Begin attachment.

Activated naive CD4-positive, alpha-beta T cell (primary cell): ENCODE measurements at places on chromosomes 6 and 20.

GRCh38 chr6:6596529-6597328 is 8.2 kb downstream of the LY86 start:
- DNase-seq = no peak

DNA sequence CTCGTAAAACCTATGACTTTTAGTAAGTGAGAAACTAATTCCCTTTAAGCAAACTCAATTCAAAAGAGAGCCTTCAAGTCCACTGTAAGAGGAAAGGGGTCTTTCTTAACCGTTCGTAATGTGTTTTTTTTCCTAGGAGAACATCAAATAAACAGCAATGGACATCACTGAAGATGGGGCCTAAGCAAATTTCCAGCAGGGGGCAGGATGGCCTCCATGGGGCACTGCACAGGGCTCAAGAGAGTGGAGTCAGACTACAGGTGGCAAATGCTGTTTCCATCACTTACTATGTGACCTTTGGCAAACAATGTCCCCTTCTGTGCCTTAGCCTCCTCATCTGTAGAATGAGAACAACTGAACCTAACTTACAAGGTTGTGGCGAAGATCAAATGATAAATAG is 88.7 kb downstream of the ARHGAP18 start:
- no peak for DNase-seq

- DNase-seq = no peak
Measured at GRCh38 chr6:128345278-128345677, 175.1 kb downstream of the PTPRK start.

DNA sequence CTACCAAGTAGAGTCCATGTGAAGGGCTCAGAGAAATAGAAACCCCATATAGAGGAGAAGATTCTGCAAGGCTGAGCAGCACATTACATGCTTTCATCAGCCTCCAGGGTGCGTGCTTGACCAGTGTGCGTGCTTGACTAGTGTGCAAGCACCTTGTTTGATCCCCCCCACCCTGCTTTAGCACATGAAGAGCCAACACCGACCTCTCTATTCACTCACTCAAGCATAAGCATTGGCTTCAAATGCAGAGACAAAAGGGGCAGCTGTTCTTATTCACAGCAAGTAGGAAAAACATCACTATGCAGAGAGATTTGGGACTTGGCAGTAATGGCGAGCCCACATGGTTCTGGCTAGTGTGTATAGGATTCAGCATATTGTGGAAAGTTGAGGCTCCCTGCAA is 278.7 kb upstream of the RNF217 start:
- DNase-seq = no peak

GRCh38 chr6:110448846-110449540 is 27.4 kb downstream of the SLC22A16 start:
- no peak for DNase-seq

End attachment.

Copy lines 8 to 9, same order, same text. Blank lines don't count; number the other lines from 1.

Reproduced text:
DNA sequence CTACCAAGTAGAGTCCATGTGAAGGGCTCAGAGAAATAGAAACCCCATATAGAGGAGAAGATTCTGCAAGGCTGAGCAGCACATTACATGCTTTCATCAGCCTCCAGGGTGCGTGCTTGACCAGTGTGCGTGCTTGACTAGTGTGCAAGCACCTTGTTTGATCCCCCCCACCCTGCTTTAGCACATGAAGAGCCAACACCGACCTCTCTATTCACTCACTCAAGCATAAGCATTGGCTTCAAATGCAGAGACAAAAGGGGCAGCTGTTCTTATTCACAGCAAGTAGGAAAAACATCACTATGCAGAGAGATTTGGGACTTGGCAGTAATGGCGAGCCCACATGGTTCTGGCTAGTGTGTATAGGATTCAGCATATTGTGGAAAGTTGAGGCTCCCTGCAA is 278.7 kb upstream of the RNF217 start:
- DNase-seq = no peak